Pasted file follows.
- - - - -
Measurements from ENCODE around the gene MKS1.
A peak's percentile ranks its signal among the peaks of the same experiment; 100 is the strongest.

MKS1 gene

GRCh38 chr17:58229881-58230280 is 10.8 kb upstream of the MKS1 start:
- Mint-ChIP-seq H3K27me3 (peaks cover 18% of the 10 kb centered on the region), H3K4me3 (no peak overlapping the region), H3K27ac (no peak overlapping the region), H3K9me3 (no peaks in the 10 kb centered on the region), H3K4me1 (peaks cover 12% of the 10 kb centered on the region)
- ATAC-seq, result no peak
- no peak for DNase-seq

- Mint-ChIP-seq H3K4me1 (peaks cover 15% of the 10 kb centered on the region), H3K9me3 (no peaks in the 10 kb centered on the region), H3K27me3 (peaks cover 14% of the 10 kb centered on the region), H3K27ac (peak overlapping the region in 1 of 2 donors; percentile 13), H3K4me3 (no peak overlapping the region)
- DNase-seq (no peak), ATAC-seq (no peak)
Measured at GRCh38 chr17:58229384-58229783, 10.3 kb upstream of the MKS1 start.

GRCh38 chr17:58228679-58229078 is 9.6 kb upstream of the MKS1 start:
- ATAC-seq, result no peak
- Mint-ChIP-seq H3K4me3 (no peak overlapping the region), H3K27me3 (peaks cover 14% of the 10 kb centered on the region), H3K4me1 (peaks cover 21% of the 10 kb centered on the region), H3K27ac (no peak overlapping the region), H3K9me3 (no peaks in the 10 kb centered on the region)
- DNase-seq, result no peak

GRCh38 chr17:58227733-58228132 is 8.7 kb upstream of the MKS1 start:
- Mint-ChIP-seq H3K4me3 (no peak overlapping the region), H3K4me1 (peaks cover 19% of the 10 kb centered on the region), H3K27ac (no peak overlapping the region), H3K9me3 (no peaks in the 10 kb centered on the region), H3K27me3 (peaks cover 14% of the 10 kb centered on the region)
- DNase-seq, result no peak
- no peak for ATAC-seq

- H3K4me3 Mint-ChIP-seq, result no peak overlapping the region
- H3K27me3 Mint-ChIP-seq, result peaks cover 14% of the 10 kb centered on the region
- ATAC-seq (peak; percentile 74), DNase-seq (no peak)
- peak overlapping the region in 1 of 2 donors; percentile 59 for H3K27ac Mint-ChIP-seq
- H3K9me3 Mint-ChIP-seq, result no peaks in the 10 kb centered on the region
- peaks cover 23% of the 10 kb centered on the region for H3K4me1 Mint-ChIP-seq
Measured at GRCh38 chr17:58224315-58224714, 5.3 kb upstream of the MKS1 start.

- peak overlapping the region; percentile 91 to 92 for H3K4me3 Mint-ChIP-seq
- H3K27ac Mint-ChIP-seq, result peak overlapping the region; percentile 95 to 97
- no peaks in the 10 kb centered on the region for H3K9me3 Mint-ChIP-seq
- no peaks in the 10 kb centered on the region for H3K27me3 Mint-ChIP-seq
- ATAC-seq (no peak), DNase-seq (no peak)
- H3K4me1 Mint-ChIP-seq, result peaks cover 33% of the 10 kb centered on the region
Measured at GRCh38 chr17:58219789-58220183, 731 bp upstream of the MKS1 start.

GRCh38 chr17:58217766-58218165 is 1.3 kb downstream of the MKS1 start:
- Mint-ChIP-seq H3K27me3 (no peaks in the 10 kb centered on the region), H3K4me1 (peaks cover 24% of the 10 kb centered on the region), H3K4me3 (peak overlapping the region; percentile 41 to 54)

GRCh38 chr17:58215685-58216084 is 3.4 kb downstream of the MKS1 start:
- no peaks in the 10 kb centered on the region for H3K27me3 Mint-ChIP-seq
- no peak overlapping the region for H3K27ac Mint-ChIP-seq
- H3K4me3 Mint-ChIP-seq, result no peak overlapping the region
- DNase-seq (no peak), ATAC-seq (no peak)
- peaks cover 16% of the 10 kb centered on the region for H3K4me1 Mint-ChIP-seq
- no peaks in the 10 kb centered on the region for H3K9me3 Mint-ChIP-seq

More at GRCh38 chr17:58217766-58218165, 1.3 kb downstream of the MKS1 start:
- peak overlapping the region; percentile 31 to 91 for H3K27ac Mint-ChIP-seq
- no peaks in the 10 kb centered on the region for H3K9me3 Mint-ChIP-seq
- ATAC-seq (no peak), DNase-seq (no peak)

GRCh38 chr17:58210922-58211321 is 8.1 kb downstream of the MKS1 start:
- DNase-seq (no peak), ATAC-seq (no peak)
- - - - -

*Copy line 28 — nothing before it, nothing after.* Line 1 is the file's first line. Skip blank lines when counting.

- no peaks in the 10 kb centered on the region for H3K9me3 Mint-ChIP-seq